Errol and Sharon Mecherikoff wanted to be aboard American Airlines’ inaugural flight from Sonoma County to Phoenix on Thursday for a simple reason: The Santa Rosa couple love maiden voyages.
“It’s a party at both ends,” said Errol Mecherikoff, a retired general contractor, inside the waiting lounge at Charles M. Schulz-Sonoma County Airport.
The bustling room was festooned with red, white and blue balloons reflecting American’s corporate colors. At the center stood a long serving table piled high with complimentary helpings of pulled pork sandwiches, french fries and cupcakes.
The festive scene has become a familiar one at Sonoma County’s airport, which continues to expand and last year saw a record 339,000 passengers.
Thursday, a sleek Bombardier CRJ-700 jet descended from a blue sky dotted with puffy white clouds for a smooth landing on the runway, heralding the on-time arrival of the world’s largest airline. The once-daily nonstop flights are operated by Skywest Airlines as American Eagle.
American is not the first major carrier offering daily service out of the Sonoma County airport, where Alaska Airlines already offers between seven and 10 daily flights, depending on the season.
But a big dog like American arguably brings new cache to an airport that features Snoopy in aviator gear for its logo. The daily flights to Phoenix-Sky Harbor International Airport also mark the first direct connections from Sonoma County to a major hub east of California. The Phoenix airport schedules more than 300 daily flights to 75 destinations, including Mexico and Canada.
“With two flights you can get almost anywhere in the world,” said Nicole Bradin with Sonoma County Tourism.
Twin sisters Alana Tillman and Alena Ragueneau of Santa Rosa booked a weekend getaway to Phoenix to celebrate their birthdays and for Alena to get a little work in. She is a claims adjuster for First American Financial Corporation in Santa Rosa.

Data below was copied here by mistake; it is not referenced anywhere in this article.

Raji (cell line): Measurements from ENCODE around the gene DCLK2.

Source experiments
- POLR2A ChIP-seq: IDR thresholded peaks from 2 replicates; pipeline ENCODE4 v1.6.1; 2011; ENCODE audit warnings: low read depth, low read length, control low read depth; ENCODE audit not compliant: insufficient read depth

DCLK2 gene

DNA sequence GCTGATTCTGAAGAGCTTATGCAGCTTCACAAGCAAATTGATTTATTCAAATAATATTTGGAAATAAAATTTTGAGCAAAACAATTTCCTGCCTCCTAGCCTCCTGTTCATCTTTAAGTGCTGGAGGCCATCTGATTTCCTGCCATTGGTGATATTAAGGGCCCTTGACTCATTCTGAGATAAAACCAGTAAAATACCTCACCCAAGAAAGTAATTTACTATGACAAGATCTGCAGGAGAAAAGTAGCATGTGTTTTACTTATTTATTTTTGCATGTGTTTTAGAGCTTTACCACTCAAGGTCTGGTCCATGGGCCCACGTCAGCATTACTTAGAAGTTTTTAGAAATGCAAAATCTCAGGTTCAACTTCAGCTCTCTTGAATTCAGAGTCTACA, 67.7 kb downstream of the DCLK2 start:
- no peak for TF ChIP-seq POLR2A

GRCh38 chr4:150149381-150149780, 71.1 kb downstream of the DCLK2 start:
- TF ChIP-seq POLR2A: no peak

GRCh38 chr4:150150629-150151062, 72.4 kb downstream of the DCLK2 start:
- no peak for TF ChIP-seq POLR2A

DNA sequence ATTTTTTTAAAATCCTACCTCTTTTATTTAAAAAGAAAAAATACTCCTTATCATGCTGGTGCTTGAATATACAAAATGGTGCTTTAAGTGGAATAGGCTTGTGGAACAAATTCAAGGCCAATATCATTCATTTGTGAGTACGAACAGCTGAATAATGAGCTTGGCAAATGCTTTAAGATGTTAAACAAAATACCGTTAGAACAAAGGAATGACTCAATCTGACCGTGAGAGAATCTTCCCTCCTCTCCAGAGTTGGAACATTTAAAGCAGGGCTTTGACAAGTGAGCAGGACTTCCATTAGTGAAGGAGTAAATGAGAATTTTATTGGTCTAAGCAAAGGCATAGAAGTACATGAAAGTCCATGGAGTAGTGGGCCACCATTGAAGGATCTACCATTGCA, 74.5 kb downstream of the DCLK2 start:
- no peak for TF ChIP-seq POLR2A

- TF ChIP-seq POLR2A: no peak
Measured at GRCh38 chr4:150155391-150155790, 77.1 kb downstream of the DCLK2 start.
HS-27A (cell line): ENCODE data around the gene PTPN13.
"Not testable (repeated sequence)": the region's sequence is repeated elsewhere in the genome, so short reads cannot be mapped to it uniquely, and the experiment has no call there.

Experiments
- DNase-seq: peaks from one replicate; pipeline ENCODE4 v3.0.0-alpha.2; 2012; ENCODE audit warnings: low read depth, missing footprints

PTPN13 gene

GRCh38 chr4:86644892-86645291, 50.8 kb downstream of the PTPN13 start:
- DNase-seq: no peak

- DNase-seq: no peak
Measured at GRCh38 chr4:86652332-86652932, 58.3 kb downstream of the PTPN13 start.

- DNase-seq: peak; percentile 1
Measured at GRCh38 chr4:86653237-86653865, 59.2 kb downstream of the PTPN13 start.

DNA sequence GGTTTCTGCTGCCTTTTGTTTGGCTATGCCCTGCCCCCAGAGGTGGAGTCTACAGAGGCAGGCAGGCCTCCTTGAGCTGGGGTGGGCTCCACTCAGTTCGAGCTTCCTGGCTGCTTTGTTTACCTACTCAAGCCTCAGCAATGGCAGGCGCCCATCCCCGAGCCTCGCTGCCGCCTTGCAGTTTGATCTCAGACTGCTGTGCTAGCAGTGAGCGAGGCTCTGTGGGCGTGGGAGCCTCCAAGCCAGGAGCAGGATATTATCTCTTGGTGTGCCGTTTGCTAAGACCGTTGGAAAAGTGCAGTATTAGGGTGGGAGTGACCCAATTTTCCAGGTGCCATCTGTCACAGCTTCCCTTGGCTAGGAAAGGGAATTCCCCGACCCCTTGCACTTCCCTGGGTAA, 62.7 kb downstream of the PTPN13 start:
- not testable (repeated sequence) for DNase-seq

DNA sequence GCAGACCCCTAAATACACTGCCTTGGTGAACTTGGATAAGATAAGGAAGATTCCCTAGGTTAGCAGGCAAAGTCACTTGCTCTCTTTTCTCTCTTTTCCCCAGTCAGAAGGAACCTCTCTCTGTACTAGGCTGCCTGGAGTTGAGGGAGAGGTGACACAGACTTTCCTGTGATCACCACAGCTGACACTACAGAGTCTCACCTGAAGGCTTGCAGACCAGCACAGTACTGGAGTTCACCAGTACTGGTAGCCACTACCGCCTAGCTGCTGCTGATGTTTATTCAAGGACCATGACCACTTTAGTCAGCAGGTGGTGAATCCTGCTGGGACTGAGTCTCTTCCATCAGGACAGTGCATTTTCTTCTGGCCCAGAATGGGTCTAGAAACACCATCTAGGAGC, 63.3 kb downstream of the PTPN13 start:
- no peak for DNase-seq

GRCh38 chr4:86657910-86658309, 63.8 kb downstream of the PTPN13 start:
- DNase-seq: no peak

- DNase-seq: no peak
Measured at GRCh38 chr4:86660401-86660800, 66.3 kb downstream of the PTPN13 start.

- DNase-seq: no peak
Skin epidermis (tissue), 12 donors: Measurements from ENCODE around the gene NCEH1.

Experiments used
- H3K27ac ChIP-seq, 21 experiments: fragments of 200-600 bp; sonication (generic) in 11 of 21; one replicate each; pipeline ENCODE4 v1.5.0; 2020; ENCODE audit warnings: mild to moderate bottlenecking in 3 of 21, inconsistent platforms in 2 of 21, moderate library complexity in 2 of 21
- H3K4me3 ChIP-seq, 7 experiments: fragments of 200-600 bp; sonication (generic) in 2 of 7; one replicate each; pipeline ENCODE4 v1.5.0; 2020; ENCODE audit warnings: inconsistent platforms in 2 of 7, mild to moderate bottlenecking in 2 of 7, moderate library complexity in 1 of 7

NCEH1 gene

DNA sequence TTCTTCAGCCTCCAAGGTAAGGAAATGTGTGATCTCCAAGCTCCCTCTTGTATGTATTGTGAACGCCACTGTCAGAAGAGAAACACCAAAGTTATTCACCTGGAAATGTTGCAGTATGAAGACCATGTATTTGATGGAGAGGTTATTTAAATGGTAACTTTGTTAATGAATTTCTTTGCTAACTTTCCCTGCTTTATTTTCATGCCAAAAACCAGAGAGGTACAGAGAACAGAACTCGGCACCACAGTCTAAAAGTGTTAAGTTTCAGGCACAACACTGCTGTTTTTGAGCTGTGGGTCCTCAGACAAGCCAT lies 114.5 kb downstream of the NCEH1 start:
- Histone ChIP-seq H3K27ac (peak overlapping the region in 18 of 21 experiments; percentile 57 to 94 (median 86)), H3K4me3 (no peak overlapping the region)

Alana, a disabled artist who paints with her mouth, praised American employees for contacting her after she booked the ticket to make sure her needs were taken care of on the flight.
“That’s never happened before,” she said of the personalized customer service.
Many passengers extolled the convenience of flying out of Sonoma County versus driving or taking public transportation to airports in farther-flung locales. Don Prial, who greeted his wife’s cousin in an outdoor waiting area just past the restricted tarmac, said the airport offers an experience “like flying used to be.”
There’s a premium to pay for that experience. American’s flights to Phoenix range from $237 round-trip on weekdays to $775 for a Thursday to Sunday turn-around, according to the airline’s website. That’s for coach seating and doesn’t include a $25 fee for each checked bag.
Flying to Phoenix from Oakland aboard Southwest Airlines, by comparison, ranges from $196 round-trip on weekdays, to $401 for a Thursday to Sunday trip, with no baggage fees tacked on.
Thursday’s flights aboard American’s 70-seat Bombardier were booked solid, however. The price difference didn’t deter Cathy Gunderman of Pensacola, Florida, from paying more than $800 for a flight home Thursday, with stops in Phoenix and Dallas.
Her son, who has taken a temporary job in Santa Rosa, drove her to the airport. Gunderman said the ticket was more than double what she would have paid to fly home out of San Francisco. But that trip would have included a long drive in commute-hour traffic to reach the airport.
Groundwater: What you need to know
For information on the Sonoma County’s Sustainable Groundwater Management program, click here.
For a Department of Water Resources tool that will show if your property is in a groundwater basin, click here.
Groundwater basins are California’s largest reservoirs, more than 10 times the size of all surface reservoirs combined.
Groundwater provides about 38 percent of the state’s total annual water supply, and up to 60 percent in dry years.
Sonoma County draws more than 70 percent of its water from wells to meet demand for 260 million gallons a day.
More than 80 percent of Californians rely, in part, on groundwater for their drinking water.
Groundwater and surface water are interconnected, and groundwater pumping draws water from rivers and streams.